Throughout the country, there are almost 15,000 nursing homes that accept payments and benefits from Medicaid and Medicare. Out of those homes, almost 10,000 are for-profit facilities, 4,000 are non-profit, and 1,000 are owned by the government. These facilities will have 100 to 200 beds on average, with the next highest amount of beds in a nursing home being 50 to 99 beds. To receive benefits from Medicaid and Medicare, nursing homes need to follow strict guidelines set by the CMS (Centers for Medicare and Medicaid Services).
Every facility is then rated based on their performance in different factors such as Quality Measures, Staffing, and Health inspections. Here, we discuss some of the most common violations of abuse and neglect committed by nursing home facilities, along with how the Trump administration has cut fines for the health violations that occur in nursing homes.
Failure to Conduct Health Inspections
With hundreds of elderly living in such close quarters, illness can spread quickly. Because of this, nursing homes can be fined for not keeping their facilities clean or when equipment isn’t properly sterilized. Every nurse needs to meet basic health requirements while being able to administer the right medication in proper doses. In addition, drugs need to be appropriately labeled, separated, and locked. Finally, Inspectors will often look to the residents’ right to be in a safe environment, free from neglect and abuse, while getting the right dietary standards, nutrition, and pharmaceutical standards.
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Failure to Monitor Their Patients
If there is an elderly member at risk of falling, the nursing home is responsible for taking certain measures. For example, there should be more extensive monitoring for that patient, to make sure that they don’t fall from dizziness due to medication side effects and other factors. Research has shown that 16% to 27% of falls in nursing homes occur because of hazards in their environments such as slippery floors and poor lighting. As such, nursing homes must provide their residents with a safe environment, which includes installing handles and safety rails for their residents to hold onto.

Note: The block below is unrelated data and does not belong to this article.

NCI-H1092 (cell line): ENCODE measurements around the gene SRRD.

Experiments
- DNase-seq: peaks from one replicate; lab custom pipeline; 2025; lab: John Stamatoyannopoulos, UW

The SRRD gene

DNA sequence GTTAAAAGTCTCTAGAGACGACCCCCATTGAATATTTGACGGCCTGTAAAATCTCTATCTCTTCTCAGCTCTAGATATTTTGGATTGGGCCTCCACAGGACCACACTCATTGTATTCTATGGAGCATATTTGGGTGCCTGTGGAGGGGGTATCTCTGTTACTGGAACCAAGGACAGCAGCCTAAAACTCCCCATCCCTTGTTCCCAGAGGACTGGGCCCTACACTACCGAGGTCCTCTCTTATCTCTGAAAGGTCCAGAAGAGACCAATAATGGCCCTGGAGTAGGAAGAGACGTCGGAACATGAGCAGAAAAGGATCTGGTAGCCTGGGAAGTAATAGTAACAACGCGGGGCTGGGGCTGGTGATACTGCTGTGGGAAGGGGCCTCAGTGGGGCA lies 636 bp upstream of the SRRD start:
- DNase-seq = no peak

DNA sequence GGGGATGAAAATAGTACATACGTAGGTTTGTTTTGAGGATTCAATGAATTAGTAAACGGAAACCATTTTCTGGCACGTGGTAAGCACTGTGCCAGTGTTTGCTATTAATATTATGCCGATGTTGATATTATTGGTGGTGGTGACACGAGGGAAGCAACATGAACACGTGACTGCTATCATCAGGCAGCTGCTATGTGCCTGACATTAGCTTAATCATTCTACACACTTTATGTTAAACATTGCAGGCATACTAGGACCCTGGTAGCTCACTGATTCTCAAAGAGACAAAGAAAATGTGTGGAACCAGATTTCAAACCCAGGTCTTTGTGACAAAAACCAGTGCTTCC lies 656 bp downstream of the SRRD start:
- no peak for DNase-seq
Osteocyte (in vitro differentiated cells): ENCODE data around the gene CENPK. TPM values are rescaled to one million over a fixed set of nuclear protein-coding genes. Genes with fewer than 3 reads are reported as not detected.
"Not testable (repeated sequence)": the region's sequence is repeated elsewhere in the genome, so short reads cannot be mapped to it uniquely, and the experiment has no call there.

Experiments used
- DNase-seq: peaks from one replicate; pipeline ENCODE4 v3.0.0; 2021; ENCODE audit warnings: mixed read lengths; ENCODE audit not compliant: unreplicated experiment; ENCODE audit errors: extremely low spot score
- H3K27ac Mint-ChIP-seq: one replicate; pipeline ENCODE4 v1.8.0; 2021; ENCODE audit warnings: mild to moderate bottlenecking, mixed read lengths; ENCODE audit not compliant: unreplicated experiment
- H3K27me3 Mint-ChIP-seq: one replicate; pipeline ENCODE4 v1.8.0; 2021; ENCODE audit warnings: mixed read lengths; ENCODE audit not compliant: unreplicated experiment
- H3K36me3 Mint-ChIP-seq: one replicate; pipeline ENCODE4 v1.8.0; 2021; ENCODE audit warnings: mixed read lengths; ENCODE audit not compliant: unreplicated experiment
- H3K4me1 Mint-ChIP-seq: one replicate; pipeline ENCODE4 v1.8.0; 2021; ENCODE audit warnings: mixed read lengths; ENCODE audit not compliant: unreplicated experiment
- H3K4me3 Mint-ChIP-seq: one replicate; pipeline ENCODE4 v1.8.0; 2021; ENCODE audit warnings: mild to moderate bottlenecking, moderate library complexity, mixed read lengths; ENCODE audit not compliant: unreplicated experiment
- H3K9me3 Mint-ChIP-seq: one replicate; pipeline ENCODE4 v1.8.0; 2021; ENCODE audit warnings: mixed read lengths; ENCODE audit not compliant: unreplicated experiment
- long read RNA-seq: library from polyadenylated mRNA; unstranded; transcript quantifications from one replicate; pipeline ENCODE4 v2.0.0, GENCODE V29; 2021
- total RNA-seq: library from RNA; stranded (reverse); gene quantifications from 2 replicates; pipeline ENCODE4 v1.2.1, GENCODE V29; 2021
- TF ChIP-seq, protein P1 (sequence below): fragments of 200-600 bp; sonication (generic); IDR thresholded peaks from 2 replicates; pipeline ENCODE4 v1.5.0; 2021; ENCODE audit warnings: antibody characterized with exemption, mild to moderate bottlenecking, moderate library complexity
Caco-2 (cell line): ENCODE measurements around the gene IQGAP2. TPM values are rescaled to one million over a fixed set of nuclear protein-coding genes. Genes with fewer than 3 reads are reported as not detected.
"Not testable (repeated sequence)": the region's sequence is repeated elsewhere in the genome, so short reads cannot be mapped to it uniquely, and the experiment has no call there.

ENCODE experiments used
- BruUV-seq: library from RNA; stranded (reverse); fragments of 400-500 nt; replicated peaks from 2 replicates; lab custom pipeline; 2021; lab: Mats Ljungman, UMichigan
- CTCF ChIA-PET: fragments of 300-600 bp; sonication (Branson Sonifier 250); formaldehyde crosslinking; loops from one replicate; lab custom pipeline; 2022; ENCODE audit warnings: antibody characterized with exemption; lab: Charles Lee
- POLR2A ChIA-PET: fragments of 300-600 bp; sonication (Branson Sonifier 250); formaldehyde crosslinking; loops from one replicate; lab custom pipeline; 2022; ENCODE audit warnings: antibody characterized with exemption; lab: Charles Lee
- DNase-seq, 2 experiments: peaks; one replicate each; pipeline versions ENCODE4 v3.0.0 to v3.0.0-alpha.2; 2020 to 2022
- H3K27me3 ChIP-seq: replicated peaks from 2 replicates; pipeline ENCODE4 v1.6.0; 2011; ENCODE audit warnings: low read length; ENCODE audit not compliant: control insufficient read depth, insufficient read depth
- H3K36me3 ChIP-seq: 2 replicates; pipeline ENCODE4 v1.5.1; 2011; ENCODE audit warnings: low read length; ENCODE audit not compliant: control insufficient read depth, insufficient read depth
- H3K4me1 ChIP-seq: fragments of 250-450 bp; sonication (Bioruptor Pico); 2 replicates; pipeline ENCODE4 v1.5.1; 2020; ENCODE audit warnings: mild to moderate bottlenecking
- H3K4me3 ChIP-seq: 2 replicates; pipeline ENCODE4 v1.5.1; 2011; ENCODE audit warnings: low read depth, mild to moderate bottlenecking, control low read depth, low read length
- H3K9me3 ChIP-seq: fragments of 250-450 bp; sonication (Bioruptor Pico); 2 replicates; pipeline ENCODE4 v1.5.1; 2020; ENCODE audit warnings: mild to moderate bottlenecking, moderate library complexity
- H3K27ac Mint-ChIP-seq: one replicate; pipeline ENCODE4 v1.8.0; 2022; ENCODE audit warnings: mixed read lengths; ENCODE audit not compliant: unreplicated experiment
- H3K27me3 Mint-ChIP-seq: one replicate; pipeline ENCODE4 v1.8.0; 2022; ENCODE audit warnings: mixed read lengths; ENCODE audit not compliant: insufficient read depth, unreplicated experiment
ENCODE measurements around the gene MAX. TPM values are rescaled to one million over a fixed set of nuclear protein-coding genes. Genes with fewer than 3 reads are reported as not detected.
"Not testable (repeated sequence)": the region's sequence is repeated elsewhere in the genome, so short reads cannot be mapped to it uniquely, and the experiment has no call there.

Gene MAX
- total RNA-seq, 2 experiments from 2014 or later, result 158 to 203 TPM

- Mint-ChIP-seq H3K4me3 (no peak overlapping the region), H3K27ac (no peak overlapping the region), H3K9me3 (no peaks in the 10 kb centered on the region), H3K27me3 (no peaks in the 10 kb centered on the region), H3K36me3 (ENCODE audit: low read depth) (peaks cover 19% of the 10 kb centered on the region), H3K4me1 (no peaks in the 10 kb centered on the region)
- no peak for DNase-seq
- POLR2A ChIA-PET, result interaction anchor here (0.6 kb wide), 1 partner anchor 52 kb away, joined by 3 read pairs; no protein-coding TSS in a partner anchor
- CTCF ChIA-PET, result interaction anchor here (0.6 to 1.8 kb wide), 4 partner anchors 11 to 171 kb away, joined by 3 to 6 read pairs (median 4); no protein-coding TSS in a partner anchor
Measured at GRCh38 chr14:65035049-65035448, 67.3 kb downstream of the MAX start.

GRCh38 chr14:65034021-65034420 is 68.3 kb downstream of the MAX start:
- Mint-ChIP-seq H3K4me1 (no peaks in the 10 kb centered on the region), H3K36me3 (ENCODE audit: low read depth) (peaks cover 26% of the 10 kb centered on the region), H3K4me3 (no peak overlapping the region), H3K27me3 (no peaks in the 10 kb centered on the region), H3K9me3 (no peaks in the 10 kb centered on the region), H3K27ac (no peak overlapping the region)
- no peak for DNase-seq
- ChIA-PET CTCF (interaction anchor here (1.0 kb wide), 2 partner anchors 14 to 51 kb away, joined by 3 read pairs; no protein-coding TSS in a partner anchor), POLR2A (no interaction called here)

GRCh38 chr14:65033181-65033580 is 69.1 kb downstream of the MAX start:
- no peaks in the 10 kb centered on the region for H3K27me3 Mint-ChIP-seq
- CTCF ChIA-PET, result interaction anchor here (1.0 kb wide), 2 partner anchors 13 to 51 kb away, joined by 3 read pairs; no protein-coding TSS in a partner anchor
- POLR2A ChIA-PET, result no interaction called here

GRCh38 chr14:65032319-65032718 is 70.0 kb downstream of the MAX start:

Failure to Get Enough Staff
According to experts, nurse staffing has the biggest impact on the quality of life provided to residents in nursing homes. A low staff count can contribute to the poor care of the elderly where they may not get their medication, food, and bathroom break on time. In addition, staff may not provide residents with the attention to look for symptoms of illness or watch for fall risks. Furthermore, homes with overworked nurses are typically stressed, overworked, and more susceptible to making mistakes. As a result, nursing homes that hire more staff have fewer instances of their residents being hospitalized.
Cutting Fines for Health Violations in Nursing Homes
Unfortunately, the Trump administration has decided to lower the fines for nursing homes that are found to have injured or endangered residents. According to federal records, the average fine went from $41,260 in 2016 during President Obama’s last year in office, to $28,405 under Trump’s leadership. The director of public policy and advocacy at the National Consumer Voice for Quality Long-Term Care, Robyn Grant, commented; “When that’s not the case and the fine is inconsequential, care generally doesn’t improve.”
What to Do If You Suspect Neglect
If you suspect neglect, contact Gallon, Takacs & Boissoneault for a free consultation at 419-843-6663 or find us online. Discuss your situation with an experienced Ohio and Michigan personal injury attorney.
Michael Bell, is Partner and Personal Injury Attorney at GT&B since 2007. His entire career has been committed to protecting the rights of those injured through no fault of their own. Mike concentrates his practice in the areas of car wrecks, trucking accidents, medical negligence, wrongful death, birth injuries, defective products, nursing home abuse & neglect, dog bites, construction accidents and slip & falls.